[Junior's Counsel]: [T]he testimony today has shown there is no indispensable party issue, no real party and [sic] interest issue. John has made it clear he doesn't have a dog in this fight in terms of ownership, he doesn't claim ownership. [B]y his documentation for what it is, [he] said you know [‘O]nce there was a mechanism for me to get my money back and I got paid off, what was left, the residue went to my brother.[’] So, it's Junior's claim and Junior is here asserting it.
* * *
[Court]: [S]o today, am I right guys? The only thing we were doing was deciding temporary possession on [Junior]'s complaint.
[Junior's Counsel]: And, and Your Honor I think with testimony that we've had so far we, we know that one of two things happened, we know that John disposed of any interest in property and either went to [Pitcher] or it went to Junior [ ], so I would ask the Court to deny the motion to dismiss with regard to real party and [sic] interest because John's testimony is, [‘]I gave everything I didn't sell to Junior Zimmerman[’] so Junior is the right plaintiff and Junior is here asserting his right toward the backhoe so we don't need to be distracted by this real party and [sic] interest issue, that can be moved on from.
[Pitcher's Counsel]: I'll agree with that because even if you don't join [John] I can join him as a third-party complaint.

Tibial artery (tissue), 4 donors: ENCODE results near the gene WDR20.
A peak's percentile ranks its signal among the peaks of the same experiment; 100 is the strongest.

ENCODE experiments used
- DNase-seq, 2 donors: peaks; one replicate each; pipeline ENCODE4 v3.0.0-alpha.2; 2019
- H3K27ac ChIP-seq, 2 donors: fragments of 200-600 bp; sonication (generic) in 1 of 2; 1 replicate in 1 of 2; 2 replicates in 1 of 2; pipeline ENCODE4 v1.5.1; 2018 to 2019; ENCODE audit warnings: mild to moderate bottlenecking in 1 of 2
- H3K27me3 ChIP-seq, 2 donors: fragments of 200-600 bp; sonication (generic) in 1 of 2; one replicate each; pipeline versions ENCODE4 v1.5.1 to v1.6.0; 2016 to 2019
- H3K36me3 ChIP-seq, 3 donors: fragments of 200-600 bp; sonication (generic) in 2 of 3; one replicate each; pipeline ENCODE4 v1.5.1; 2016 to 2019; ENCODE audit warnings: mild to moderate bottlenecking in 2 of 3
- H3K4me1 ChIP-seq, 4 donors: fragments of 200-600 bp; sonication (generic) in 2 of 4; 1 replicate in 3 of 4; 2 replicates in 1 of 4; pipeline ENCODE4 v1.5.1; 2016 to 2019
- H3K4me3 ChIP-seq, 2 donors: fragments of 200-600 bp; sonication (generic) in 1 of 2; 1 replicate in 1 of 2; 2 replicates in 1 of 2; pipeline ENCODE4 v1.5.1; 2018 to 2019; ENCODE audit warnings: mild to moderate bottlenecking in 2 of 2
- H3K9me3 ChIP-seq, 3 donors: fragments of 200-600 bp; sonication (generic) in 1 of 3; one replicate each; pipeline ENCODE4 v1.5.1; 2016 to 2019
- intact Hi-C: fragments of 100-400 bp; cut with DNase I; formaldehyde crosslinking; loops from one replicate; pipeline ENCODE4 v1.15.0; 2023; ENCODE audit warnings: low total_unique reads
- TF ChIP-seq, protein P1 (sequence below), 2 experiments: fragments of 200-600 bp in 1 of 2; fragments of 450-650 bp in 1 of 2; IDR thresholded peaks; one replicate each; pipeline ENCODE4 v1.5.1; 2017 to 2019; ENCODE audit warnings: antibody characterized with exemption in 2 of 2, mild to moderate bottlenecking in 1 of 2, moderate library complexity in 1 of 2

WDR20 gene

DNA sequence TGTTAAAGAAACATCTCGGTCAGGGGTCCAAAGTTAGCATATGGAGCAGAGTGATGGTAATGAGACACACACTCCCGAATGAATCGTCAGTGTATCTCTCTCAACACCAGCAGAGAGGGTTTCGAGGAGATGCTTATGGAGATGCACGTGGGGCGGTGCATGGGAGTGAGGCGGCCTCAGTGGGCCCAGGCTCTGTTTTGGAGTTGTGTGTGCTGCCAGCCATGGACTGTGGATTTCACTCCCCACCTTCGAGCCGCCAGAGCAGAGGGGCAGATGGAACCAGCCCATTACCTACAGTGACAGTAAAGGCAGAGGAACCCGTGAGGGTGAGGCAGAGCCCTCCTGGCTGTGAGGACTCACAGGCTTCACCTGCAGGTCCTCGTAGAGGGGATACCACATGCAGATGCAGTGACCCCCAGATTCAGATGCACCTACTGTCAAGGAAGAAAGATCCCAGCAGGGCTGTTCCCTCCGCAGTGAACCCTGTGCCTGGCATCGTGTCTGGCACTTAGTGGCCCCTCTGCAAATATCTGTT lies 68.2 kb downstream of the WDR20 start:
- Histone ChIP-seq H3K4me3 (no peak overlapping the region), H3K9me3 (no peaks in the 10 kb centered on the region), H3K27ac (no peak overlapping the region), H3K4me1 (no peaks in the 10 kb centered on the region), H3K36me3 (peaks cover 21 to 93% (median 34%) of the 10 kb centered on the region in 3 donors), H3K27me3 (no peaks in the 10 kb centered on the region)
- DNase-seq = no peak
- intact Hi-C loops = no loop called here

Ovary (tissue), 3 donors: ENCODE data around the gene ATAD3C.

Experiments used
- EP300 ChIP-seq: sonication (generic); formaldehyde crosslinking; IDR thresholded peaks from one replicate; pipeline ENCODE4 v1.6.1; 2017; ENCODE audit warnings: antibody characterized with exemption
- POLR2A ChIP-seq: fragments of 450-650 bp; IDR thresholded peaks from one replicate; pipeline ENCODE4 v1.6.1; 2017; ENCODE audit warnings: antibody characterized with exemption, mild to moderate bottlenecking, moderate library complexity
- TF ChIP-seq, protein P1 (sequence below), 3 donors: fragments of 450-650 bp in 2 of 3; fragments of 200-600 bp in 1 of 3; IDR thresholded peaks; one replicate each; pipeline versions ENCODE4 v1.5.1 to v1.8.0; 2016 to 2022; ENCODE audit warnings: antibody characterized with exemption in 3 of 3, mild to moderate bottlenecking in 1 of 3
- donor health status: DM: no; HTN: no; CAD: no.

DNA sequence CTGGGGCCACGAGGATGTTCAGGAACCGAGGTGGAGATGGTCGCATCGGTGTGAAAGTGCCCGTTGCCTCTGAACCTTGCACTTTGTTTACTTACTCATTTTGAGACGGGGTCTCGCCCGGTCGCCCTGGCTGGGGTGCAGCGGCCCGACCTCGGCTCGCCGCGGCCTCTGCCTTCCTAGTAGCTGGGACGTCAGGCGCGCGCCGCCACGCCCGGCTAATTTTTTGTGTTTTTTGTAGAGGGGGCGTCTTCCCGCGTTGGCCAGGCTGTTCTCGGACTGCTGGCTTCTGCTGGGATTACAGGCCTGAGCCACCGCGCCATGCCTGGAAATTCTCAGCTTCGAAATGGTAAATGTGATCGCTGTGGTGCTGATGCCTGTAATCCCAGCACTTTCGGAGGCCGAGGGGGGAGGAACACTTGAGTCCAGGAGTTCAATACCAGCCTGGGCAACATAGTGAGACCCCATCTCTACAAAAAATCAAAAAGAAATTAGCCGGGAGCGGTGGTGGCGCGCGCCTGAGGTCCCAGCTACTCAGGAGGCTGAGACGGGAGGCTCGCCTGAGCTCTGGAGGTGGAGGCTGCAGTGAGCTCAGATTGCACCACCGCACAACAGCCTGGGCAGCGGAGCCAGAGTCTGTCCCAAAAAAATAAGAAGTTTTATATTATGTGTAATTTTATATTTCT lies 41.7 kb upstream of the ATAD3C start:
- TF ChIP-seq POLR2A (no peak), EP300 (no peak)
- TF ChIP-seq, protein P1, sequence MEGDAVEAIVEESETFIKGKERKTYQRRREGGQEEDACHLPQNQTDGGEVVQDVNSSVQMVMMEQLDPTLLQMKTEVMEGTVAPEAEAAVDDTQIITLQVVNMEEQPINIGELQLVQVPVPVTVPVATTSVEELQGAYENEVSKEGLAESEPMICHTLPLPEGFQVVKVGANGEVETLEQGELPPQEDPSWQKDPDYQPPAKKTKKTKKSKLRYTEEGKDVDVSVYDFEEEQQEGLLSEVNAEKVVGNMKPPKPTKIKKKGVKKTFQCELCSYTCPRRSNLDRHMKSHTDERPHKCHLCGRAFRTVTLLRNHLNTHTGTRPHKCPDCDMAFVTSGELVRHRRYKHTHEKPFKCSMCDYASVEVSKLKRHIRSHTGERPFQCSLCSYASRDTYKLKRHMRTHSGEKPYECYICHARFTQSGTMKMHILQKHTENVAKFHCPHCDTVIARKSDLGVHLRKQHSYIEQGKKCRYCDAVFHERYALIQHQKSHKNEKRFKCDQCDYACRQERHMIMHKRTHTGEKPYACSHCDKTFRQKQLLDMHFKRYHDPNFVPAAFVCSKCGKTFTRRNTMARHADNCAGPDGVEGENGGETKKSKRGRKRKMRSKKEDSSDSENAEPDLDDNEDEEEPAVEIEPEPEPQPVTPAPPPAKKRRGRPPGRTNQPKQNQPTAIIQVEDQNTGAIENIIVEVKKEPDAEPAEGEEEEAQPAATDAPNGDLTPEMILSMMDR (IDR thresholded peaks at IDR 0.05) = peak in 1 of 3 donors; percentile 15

[Court]: Yeah, I agree with [what] [Junior] said there. We're going to deny your motion to dismiss.
Tr. pp. 78, 88 (emphasis added).
 When counsel for Junior characterized the dispute over ownership of the forklift and the backhoe as between Junior and Pitcher, counsel for Pitcher abandoned the Rule 12(B)(7) argument underlying his motion to dismiss. Thus, the doctrine of invited error barred Pitcher from belatedly reasserting the Rule 12(B)(7) motion to dismiss in subsequent responsive pleadings, and it bars him from now arguing that the trial court erred in denying the motion.2
 Pitcher also contends that the trial court erred in declining to rule on his Rule 12(C) motion for judgment on the pleadings. Under Rule 6(C), a defendant to a claim must reply within twenty days. The effect of failure to answer a claim is that the averments of the pleading will be deemed admitted.
 Ten months after Junior filed his complaint, on April 24, 2018, and five months after the trial court held an initial hearing at which it declined to grant Pitcher's Rule 12(B)(6) motion to dismiss and proceeded to hear argument on the remaining issues, Pitcher filed an answer asserting several affirmative defenses and seeking judgment on the pleadings under Trial Rule 12(C). On appeal, Pitcher argues that the trial court erred when it “failed to consider” his affirmative defenses and declined to rule on his Rule 12(C) motion for judgment on the pleadings, and thus that the trial court's denial of his motion to correct error was an abuse of discretion. Appellant's Br. at 28.